Magnetic Resonance Imaging (MRI)

MRI is done to examine internal limbs using sound waves and magnetic fields as well as a computer. In breast exams, MRI can provide information about breast conditions that cannot be obtained from other tests, such as mammography and ultrasound.

An MRI is usually performed after a cancer-positive biopsy result. Through an MRI, the severity of the cancer will be identified. In addition, MRI is also recommended if you have very dense breast tissue, but it cannot be detected by a mammogram.


Ductography is done by using an X-ray image machine to take pictures of the breast glands. Ductography can specifically identify the cause of nipple discharge. 


Biopsy is done by taking a sample of a lump or even a whole lump. The sample will then be sent to the laboratory for testing. 

Breast biopsy has several methods: surgical biopsy, vacuum-assisted biopsy, core needle biopsy, and fine-needle aspiration biopsy.

Symptoms of Breast Lumps

Before a breast lump appears, you may usually experience the following symptoms:

  • Breast tenderness
  • Swollen breasts
  • Changes in breast shape
  • Breasts feel warm when touched
  • Itchy and sensitive nipples
  • Nipple discharge
  • Tiredness
  • Fever

Although different in types, breast lumps have general characteristics, such as: 

  • Size varies – can be less or more than 5 cm, but can also grow larger over time
  • Shapes can be oval or round
  • When touched, the lump can feel soft, chewy, or dense
  • Appearance of single or multiple lumps in either one or both breasts
  • Changes in shapes: enlarged shortly before menstruation and return to its original size after the menstrual period ends. 

Treatment for Breast Lumps

Breast lumps do not require special treatment, especially if they are harmless. In some cases, breast lumps disappear by themselves. However, if the lump is getting bigger or causing pain, you need to consult a doctor immediately.

Treatment methods for breast lumps vary and depend on the type of lump, including:


Lumpectomy is a procedure to remove the tumor and a little of the surrounding tissue by making an incision around the tumor area. You may be given a local anesthetic shortly before the lumpectomy begins. This procedure is suitable for women who have a breast lump with a diameter of less than 5 cm.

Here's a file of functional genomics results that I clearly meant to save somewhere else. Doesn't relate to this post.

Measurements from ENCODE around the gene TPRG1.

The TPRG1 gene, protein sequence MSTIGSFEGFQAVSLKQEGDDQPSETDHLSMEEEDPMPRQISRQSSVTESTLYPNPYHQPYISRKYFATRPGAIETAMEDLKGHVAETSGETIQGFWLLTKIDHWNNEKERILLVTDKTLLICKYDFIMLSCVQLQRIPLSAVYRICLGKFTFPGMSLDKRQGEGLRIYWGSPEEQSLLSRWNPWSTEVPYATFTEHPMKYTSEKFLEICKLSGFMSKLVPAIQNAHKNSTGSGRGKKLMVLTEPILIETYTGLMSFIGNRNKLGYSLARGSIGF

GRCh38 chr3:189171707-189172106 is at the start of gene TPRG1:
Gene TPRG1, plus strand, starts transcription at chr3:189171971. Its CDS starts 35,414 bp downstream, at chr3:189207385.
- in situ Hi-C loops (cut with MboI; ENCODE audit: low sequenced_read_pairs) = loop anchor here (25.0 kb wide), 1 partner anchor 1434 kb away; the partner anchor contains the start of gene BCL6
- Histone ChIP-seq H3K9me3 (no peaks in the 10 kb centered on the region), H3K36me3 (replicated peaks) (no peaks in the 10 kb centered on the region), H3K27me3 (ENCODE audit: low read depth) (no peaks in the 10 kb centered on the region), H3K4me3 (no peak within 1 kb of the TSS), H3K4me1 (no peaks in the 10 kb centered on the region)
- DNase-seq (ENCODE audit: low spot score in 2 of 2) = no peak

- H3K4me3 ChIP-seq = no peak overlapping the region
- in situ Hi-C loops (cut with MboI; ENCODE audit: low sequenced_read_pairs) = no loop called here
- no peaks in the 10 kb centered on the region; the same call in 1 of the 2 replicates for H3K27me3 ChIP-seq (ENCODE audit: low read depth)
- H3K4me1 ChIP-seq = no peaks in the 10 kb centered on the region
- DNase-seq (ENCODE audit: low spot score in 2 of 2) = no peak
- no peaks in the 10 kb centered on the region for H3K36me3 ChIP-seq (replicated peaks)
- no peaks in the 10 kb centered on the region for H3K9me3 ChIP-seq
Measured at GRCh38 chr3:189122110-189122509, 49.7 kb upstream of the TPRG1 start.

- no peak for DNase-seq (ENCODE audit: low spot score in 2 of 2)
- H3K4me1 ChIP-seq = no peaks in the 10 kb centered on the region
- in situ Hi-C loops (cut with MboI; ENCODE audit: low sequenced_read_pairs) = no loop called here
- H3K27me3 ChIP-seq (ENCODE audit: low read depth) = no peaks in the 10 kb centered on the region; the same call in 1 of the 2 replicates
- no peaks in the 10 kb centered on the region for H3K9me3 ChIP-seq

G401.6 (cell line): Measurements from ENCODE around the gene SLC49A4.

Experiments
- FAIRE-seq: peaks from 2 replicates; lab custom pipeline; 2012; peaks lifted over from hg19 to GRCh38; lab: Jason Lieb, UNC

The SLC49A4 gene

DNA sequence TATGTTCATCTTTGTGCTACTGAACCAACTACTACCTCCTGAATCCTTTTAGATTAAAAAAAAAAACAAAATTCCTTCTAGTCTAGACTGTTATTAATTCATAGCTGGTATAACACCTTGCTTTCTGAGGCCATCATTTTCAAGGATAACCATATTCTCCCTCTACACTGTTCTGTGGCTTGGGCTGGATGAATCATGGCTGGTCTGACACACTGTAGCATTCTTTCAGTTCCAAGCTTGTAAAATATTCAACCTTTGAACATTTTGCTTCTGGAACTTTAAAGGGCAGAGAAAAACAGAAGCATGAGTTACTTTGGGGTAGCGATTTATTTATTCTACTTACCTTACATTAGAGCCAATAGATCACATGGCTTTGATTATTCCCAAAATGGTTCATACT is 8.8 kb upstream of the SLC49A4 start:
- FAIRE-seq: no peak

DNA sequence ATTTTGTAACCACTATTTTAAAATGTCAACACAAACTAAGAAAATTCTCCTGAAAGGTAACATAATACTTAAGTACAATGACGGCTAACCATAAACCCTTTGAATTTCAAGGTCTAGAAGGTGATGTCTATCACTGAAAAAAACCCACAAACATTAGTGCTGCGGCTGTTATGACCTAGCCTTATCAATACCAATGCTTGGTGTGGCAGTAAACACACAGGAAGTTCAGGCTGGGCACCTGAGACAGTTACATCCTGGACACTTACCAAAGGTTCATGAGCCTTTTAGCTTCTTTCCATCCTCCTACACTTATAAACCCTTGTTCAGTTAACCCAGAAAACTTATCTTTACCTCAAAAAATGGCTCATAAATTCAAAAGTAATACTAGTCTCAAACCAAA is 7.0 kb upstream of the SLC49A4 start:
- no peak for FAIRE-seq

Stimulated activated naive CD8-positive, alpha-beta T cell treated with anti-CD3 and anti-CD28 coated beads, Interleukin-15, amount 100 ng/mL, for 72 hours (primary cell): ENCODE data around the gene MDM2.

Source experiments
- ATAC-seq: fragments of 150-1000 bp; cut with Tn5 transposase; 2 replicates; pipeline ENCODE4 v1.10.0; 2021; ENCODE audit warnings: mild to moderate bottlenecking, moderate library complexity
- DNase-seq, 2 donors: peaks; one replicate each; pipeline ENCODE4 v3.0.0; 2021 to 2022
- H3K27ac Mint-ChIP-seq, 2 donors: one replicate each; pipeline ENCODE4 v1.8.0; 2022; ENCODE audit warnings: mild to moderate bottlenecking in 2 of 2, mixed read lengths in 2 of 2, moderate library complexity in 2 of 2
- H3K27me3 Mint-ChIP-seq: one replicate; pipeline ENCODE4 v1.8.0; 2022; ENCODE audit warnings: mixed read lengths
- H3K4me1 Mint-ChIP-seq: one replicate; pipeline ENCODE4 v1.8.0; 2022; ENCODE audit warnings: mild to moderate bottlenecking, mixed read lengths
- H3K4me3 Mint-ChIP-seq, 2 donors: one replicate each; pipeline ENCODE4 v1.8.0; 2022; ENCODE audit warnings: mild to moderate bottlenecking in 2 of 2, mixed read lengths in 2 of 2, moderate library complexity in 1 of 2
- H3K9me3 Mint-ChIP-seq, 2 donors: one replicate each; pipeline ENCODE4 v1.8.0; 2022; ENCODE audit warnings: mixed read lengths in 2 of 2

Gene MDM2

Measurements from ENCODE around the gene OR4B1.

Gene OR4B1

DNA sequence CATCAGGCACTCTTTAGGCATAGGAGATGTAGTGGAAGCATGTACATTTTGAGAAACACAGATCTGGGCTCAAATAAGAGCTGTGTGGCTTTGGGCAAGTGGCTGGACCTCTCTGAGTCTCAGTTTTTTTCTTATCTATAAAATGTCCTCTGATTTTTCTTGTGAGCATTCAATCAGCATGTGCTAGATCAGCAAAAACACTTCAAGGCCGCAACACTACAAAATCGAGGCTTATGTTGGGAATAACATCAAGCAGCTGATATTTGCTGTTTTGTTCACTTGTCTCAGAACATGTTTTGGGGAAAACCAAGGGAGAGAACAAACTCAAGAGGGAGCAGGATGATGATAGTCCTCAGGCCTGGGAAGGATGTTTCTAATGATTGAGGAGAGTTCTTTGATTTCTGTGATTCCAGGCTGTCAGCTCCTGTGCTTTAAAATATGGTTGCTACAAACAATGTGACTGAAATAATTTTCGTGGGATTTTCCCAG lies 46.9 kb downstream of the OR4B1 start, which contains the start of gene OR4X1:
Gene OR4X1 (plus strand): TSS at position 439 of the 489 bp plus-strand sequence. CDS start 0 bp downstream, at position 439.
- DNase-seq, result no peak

Cryotherapy uses extreme cold to freeze cancer cells by injecting a special needle that contains liquid nitrogen into the tumor area.  

Fine-needle aspiration

Fine-needle aspiration is a procedure to remove fluid from breast lumps. The fluid is drained by placing a special needle in the area of the lump, which is also assisted by an ultrasound for proper placement. 

In addition to the three methods above, there are several other methods that may be done by your doctor, such as giving birth control pills to lower estrogen hormone levels, administering antibiotics and painkillers, and so on.

Treatment Cost for Breast Lumps

Treatment costs for breast lump vary greatly, depending on your choice of hospital, and type of exams you should undergo. To find out the estimated treatment cost for breast lump, hospital recommendations, and making doctor’s appointments, contact Smarter Health.

Prevention of Breast Lumps

Breast lumps cannot be prevented as they are caused by hormonal changes or inherited diseases. However, it is advised for you to check your breasts on your own to help you identify ways to treat breast lumps – if they do appear. 

Follow these steps to perform a self-breast exam: 

  • During the 7-10 days after the first day of menstruation, observe your breasts in the mirror to watch for any changes in shapes, sizes, skin color or the surface
  • Bend your elbows and position your hands behind your neck then push your elbows forward and back to observe the shape of the breasts.
  • Feel your breasts using your index finger, middle finger, and ring finger pressed together. Make a gentle circular motion from the outside of the breast to the inside and touch the nipples.
  • When bathing, position your right hand behind your head and check your right breast with your left hand in a circular motion, starting from the nipple area to the outer breast area. Perform the same steps on your left breast. You can also do this while lying down. 
  • Press on the nipple and watch for any abnormal discharge coming out of the nipple.

Repeat these steps once a month for optimal breast lump prevention.